So my encouragement to you this October 31st? Don’t go underground on Halloween, hiding behind your locked doors or hunkering down in your church buildings. May I suggest that you and your church go ‘public’, moving beyond the typical Hallelujah evening for “Christians only”. Try something risky. Take a step into the darkness with the loving light of God. Try hob-knobbing with some of the pagans this year, letting the love of Christ be evident. And while the time might be too short for you and your church to pull off a full-fledged Trunk-N-Treat, try doing what our youth group has done in past years. We call it a Reverse Trick-or-Treat. We arm our youth group and families with bags of candy and on the night before Halloween, we send them out into neighborhoods, knocking on doors and ringing doorbells. When the folks answer the door, we offer them free candy! Without a doubt our teams come back with many reports of surprised faces and blessed neighbors! I’ve been so thrilled year after year when parents from our neighborhood express their appreciation to me that a local church would provide such a great blessing for them during the Halloween season. As I see it, it’s a perfect opportunity for our churches to bring the light of God into the darkness of the season, for His Name’s sake.

The Crystal Cathedral – BTW, How’s Your Definition Going? by Steve Sjogren

What lessons can we draw from the demise of the Crystal Cathedral?

No matter what you think of that congregation, know that at one time it was a thriving model on the American landscape of churches. It was an amazing, trend-setting place that was super creative.

Things slowly changed however. Mostly the Cathedral stopped defining itself to the public, both locally and nationally. For whatever reason her leaders assumed that the public knew all about this place. That was a common but poor assumption. They were forgotten.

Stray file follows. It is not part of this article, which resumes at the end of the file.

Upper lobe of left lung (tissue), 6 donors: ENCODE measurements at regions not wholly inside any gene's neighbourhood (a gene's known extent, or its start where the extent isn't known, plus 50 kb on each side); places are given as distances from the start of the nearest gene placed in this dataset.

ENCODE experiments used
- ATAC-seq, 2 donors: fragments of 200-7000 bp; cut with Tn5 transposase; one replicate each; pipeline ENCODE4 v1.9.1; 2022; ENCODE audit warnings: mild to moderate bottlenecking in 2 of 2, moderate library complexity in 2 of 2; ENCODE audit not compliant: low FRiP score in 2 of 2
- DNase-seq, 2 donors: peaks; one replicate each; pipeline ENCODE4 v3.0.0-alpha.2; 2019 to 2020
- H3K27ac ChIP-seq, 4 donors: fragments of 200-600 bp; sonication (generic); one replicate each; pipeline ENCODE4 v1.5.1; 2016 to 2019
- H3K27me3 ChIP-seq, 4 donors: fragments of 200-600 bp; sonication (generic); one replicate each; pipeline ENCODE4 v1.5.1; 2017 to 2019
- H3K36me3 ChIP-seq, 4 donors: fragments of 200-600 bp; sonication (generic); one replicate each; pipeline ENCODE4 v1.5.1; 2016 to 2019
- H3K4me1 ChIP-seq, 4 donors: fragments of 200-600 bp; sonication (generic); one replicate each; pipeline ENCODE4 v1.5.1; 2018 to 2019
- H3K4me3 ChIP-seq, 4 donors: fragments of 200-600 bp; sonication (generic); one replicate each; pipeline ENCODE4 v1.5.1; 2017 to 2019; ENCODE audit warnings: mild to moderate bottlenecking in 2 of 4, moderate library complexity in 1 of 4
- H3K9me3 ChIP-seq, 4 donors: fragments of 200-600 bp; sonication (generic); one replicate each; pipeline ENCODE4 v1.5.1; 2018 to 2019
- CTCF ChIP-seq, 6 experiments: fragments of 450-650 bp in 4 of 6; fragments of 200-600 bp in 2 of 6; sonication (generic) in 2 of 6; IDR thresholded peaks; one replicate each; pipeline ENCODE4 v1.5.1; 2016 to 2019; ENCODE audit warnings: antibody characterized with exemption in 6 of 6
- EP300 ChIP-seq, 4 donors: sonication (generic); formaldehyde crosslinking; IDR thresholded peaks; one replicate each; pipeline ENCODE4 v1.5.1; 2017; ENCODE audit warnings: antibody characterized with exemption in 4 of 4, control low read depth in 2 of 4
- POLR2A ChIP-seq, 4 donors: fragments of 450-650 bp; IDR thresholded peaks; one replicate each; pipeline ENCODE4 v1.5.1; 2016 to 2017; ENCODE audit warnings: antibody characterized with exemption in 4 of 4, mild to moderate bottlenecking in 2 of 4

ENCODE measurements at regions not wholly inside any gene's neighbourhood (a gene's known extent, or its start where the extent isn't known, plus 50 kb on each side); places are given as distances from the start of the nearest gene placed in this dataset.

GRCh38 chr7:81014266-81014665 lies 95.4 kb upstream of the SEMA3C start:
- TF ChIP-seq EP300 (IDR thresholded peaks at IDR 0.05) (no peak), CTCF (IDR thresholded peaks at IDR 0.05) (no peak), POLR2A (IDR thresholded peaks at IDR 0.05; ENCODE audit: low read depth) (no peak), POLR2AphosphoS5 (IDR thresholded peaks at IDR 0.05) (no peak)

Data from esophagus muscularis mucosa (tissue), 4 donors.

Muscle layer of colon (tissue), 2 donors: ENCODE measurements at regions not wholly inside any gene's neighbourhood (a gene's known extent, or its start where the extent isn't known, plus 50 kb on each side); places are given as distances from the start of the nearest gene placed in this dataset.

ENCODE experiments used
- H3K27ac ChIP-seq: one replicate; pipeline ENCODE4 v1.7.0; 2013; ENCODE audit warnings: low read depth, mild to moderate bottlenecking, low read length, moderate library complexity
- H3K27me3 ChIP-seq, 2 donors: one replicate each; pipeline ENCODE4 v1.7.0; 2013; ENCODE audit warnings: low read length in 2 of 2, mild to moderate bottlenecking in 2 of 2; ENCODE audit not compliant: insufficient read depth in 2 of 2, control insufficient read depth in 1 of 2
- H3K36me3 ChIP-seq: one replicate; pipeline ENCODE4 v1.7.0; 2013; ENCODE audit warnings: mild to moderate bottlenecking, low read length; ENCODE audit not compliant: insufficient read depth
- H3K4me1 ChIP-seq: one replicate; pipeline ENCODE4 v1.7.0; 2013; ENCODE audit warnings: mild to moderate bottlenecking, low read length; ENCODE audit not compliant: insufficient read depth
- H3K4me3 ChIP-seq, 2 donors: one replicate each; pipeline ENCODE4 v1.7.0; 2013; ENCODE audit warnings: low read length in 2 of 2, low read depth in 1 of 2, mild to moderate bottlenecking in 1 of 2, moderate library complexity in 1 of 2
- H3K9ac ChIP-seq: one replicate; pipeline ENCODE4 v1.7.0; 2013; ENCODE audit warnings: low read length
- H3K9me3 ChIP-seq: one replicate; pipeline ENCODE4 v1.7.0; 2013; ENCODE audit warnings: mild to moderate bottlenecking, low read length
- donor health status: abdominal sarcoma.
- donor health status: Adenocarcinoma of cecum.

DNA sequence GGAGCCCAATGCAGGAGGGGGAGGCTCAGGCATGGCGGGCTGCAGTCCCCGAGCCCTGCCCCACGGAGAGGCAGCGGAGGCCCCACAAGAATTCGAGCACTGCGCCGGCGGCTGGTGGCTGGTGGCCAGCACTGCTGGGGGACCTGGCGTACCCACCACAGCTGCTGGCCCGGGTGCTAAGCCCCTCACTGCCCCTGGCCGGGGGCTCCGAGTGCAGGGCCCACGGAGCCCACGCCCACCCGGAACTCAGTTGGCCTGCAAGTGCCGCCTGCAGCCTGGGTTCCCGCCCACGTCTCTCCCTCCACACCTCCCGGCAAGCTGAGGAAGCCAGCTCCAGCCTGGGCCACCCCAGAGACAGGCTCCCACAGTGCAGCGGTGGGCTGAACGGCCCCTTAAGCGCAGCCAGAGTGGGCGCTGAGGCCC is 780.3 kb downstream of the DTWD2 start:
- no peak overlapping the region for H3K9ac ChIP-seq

Church plants usually do a good job of defining themselves to their community in their initial phase. It’s imperative that a new church clarify why they exist and how they are distinct in their community. I’m not too worried about new plants, but I am quite concerned about the next phase most plants go through. It’s easy to forget those initial lessons learned and fall into a pattern of an inward focused on money, facilities, staff – and forget what got us to that point of initial momentum. Then BOOM! We become stuck in a cycle of irrelevancy.

If we don’t regularly, clearly define ourselves to our community – through strong acts of generosity, love and service – those around us will have no idea that we even exist. We will soon have no worries about our facilities, money or staff because there will be no one coming!

The church I lead in Oregon has been in Newberg for over 100 years (just SW of Portland). It is well-known to other Christians (18% of the city) but virtually camouflaged to the rest of the people for whom God so loves that he sent Jesus to suffer and die.

Things are beginning to change. We have taken to serving the city in a variety of ways. We are going door to door with hamburgers – squeegeeing windshields at gas stations – cleaning toilets at public places – and using the doors those projects create as connections to share Christ at whatever level fits.

To get back to where we started – if we do a bang up job of defining ourselves by serving we will soon become relevant. We need to make a profound impression on those around us in a truckload of ways. The ways you serve can vary greatly according to your community’s needs. God will speak to you are you pray a famous biblical prayer, “Here we are. Send us!” He absolutely loves to answer that prayer. Count on it. He will speak to you. You will not be forgotten.

Photo by Sarah Mount

 

The Few Can Touch Many by Steve Sjogren

It doesn’t take a large crew to make leave a big footprint.